On November 18, 1965, as Poland was preparing for the celebration of the Millennium of Christianity, Polish Roman Catholic Bishops gathered at the Second Vatican Council sent a famous letter to their German peers known as “the Letter of Reconciliation of the Polish Bishops to the German Bishops.” It’s penultimate paragraph speaks volumes “In this most Christian but also very humane spirit, we extend our hands to you at the conclusion of the  Council. We forgive and ask for forgiveness. Only if you, German Bishops and Council Fathers, grasp our hands held out to you in a gesture of brotherhood will we be able to celebrate our Millennium in the most Christian way and in peace.”

John Paul II’s pilgrimage to Ukraine on June, 26 2001 was a watershed event in the process of reconciliation between Poles and Ukrainians. During the Holy Mass in Lviv, the Pontiff said “Today, in praising God for the indomitable fidelity to the Gospel of these his Servants, let us feel ourselves gently nudged to recognize the infidelities to the Gospel of not a few Christians of both Polish and Ukrainian origin living in these parts. It is time to leave behind the sorrowful past. The Christians of the two nations must walk together in the name of the one Christ, towards the one Father, guided by the same Holy Spirit, the source and principle of unity. May pardon given and received spread like a healing balm in every heart. May the purification of historical memories lead everyone to work for the triumph of what unites over what divides, in order to build together a future of mutual respect, fraternal cooperation and true solidarity.” Having heard these words, many of those gathered wept openly and hugged each other.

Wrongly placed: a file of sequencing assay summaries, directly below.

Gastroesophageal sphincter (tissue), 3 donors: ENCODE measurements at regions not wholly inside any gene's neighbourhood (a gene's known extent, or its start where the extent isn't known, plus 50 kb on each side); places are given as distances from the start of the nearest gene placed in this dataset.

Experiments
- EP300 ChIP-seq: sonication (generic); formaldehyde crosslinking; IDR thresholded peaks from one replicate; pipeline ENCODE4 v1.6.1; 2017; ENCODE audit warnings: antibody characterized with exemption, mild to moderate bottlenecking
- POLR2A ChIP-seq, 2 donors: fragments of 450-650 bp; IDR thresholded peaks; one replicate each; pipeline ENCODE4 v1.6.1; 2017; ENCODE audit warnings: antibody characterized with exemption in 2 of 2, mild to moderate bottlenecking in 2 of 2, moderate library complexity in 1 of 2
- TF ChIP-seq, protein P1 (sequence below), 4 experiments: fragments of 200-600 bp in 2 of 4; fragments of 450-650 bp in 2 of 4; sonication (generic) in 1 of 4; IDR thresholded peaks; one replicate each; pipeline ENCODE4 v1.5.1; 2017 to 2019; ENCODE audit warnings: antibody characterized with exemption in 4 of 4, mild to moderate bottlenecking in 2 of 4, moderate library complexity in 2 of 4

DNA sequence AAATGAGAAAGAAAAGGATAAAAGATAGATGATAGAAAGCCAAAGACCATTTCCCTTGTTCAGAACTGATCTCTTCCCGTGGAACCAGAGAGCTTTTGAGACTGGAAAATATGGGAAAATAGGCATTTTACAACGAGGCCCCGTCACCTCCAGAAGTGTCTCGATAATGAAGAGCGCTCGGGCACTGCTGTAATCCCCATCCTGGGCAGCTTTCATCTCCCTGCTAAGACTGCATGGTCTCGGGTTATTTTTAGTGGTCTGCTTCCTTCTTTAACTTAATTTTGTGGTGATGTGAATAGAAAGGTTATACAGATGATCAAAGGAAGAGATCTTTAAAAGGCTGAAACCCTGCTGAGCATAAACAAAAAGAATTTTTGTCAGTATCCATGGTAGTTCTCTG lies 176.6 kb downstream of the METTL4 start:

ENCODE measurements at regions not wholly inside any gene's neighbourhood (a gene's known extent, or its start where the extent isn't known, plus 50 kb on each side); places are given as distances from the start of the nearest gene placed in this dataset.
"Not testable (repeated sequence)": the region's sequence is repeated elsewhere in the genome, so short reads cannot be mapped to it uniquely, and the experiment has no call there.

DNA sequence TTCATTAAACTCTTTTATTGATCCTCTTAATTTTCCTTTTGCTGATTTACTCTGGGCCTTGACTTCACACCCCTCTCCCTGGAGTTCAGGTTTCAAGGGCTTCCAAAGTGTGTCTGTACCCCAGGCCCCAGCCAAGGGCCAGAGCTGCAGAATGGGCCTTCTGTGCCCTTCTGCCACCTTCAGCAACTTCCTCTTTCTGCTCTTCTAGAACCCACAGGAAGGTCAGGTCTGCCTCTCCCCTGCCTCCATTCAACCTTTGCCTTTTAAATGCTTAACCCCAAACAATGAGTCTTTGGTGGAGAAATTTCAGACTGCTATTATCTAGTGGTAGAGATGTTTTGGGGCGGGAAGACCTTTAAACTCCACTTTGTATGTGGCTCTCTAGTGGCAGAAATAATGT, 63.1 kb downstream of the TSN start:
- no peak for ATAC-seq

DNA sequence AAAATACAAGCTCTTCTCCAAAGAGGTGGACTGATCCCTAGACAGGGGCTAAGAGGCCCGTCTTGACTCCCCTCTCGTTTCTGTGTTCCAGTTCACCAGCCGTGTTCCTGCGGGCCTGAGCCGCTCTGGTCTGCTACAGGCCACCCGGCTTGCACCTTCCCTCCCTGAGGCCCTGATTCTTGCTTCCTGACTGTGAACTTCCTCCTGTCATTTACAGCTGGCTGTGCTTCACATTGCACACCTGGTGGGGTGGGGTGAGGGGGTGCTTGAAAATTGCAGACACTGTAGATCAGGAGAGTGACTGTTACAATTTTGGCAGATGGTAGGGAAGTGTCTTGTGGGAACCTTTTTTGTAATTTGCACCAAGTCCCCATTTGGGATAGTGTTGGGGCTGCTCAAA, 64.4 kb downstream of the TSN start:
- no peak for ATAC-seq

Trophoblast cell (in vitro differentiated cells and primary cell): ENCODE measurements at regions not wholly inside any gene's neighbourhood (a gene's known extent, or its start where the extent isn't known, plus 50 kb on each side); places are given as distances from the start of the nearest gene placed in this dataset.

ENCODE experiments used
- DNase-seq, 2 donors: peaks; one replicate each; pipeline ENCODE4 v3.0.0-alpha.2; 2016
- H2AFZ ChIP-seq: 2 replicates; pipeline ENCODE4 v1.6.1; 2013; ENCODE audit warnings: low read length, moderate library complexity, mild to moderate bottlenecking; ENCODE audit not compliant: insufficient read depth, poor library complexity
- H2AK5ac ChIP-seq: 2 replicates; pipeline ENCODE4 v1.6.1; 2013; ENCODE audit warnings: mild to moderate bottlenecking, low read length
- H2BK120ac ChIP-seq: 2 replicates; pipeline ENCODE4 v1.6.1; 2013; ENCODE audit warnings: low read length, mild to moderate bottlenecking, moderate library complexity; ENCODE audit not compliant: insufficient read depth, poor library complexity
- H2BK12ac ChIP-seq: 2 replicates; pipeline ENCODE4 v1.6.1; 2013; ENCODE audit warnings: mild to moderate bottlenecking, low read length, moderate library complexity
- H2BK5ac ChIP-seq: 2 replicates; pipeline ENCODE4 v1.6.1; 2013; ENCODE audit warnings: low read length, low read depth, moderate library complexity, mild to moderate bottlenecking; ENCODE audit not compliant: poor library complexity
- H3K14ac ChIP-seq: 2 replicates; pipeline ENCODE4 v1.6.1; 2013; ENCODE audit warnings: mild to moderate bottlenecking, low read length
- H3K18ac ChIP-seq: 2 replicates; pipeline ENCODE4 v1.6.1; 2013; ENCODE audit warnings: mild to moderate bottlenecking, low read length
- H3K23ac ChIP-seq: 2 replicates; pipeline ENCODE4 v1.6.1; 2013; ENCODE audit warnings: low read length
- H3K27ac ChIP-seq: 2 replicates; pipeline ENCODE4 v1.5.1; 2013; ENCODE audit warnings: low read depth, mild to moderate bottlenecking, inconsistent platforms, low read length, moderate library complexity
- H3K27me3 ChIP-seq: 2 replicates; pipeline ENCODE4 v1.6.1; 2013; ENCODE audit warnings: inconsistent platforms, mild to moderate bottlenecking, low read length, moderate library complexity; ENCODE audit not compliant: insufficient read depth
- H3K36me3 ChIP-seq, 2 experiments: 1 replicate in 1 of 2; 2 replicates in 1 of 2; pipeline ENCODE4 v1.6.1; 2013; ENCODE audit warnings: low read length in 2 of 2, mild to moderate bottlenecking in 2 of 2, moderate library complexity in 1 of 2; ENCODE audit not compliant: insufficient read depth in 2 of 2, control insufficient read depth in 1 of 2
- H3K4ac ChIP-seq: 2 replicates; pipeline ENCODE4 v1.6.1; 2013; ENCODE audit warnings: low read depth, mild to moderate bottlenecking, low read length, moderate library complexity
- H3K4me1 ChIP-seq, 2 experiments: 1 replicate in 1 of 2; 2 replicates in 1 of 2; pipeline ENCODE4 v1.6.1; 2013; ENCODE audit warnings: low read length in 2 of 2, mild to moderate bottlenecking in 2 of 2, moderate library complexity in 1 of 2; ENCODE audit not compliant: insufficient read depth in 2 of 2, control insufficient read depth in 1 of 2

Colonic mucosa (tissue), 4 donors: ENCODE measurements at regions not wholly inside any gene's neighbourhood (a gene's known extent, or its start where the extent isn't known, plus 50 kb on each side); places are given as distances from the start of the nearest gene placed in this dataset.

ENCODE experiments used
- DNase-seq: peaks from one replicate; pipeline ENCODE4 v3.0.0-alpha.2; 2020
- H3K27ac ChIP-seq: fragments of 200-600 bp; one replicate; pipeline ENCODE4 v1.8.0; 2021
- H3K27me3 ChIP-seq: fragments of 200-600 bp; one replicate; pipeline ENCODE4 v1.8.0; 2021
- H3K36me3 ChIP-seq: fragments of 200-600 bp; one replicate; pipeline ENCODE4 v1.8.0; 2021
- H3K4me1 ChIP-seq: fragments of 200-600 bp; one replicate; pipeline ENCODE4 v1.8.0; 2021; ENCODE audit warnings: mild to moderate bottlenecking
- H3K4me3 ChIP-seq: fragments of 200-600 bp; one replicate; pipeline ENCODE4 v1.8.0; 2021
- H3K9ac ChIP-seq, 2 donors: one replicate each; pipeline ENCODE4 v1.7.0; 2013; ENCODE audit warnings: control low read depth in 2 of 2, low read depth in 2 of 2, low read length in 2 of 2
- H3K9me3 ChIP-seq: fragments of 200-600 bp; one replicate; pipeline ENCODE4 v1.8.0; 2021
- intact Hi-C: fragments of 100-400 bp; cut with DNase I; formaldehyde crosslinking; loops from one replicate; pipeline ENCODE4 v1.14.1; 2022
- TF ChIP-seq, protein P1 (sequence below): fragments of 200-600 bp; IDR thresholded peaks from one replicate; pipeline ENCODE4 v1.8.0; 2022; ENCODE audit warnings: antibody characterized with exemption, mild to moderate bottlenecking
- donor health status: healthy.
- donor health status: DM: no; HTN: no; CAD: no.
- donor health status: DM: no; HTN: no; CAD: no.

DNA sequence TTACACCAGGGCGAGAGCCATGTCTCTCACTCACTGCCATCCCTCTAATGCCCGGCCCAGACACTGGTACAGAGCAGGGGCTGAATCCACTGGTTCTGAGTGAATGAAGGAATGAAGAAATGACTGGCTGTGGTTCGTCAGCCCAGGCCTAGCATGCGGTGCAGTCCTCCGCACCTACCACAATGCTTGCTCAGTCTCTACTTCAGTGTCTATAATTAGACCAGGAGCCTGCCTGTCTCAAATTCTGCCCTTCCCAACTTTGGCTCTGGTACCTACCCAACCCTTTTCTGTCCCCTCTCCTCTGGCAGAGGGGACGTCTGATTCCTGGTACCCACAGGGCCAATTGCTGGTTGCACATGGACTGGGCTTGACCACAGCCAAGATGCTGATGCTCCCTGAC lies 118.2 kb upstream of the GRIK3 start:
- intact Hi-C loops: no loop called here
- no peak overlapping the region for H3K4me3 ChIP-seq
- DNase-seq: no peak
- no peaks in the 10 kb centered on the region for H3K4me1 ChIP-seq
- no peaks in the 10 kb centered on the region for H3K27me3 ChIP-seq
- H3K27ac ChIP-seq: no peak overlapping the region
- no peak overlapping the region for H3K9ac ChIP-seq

In June 2013, in Warsaw, marking the 70th anniversary of WWII massacres the President of the Polish Bishops Conference, Archbishop Józef Michalik, and Archbishop Sviatoslav Shevchuk of Kyiv-Halych, Ukraine, major archbishop of the Ukrainian Catholic Church, signed an appeal for mutual forgiveness and reconciliation in which we read ”We are aware that only the truth can set us free, the truth, which does not beautify and does not omit, which does not pass over in silence, but leads to forgiveness.” The first declaration of this type was drawn up in 2005 by the prelates of both Catholic Churches urging for a mutual pardon and reconciliation  between Polish and Ukrainian people.

Far too much blood has been spilled in Europe, thus any attempt of resorting to weapons and changing borders would entail additional suffering of millions of people and defy God himself. It is a fearful thing to fall into the hands of the living God. The great and the less great who are supposed to be governing us ought to bear it in their minds before they decide to start a full-scale war.

There can be no justice and permanent peace without mutual forgiveness, otherwise the world falls into a circle of perpetual vengeance. Thus the Christian virtue of forgiveness must involve even the greatest evils: the killing of the innocent people, genocide and forced relocation. 

On June 29, 1867, Pope Pius IX canonized Josaphat Kuncewicz, a priest of the Basilian Order, born in Volhynia. On the tercentenary of his martyrdom, Pope Pius XI declared St. Josaphat the heavenly Patron of Reunion between Orthodox and Catholics. Today he seems to be an invaluable patron of reconciliation between Poland and Ukraine.

Print Friendly, PDF & Email
Written by
Paul Suski